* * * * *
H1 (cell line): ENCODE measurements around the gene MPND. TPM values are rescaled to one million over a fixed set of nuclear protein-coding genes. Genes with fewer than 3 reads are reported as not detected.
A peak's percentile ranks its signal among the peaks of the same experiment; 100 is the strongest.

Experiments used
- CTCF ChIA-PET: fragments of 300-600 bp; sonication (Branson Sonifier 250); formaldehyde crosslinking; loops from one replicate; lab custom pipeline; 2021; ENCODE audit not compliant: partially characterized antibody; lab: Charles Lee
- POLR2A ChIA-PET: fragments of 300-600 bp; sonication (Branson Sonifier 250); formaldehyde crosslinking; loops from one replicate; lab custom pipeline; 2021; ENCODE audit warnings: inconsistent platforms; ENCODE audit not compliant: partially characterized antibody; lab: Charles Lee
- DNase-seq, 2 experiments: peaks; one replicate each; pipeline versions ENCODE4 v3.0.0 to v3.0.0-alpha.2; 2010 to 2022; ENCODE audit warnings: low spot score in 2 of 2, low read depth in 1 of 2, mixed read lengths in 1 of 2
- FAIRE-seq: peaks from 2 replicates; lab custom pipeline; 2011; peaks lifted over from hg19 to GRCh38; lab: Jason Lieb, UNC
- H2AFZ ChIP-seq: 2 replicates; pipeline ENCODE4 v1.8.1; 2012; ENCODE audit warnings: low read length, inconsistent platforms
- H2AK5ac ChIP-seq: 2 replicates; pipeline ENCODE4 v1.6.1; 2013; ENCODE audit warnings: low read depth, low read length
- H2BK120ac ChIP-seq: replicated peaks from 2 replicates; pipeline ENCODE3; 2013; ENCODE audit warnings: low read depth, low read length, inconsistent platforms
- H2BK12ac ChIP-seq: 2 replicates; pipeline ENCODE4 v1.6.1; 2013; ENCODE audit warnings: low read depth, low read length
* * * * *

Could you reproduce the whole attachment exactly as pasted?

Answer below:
H1 (cell line): ENCODE measurements around the gene MPND. TPM values are rescaled to one million over a fixed set of nuclear protein-coding genes. Genes with fewer than 3 reads are reported as not detected.
A peak's percentile ranks its signal among the peaks of the same experiment; 100 is the strongest.

Experiments used
- CTCF ChIA-PET: fragments of 300-600 bp; sonication (Branson Sonifier 250); formaldehyde crosslinking; loops from one replicate; lab custom pipeline; 2021; ENCODE audit not compliant: partially characterized antibody; lab: Charles Lee
- POLR2A ChIA-PET: fragments of 300-600 bp; sonication (Branson Sonifier 250); formaldehyde crosslinking; loops from one replicate; lab custom pipeline; 2021; ENCODE audit warnings: inconsistent platforms; ENCODE audit not compliant: partially characterized antibody; lab: Charles Lee
- DNase-seq, 2 experiments: peaks; one replicate each; pipeline versions ENCODE4 v3.0.0 to v3.0.0-alpha.2; 2010 to 2022; ENCODE audit warnings: low spot score in 2 of 2, low read depth in 1 of 2, mixed read lengths in 1 of 2
- FAIRE-seq: peaks from 2 replicates; lab custom pipeline; 2011; peaks lifted over from hg19 to GRCh38; lab: Jason Lieb, UNC
- H2AFZ ChIP-seq: 2 replicates; pipeline ENCODE4 v1.8.1; 2012; ENCODE audit warnings: low read length, inconsistent platforms
- H2AK5ac ChIP-seq: 2 replicates; pipeline ENCODE4 v1.6.1; 2013; ENCODE audit warnings: low read depth, low read length
- H2BK120ac ChIP-seq: replicated peaks from 2 replicates; pipeline ENCODE3; 2013; ENCODE audit warnings: low read depth, low read length, inconsistent platforms
- H2BK12ac ChIP-seq: 2 replicates; pipeline ENCODE4 v1.6.1; 2013; ENCODE audit warnings: low read depth, low read length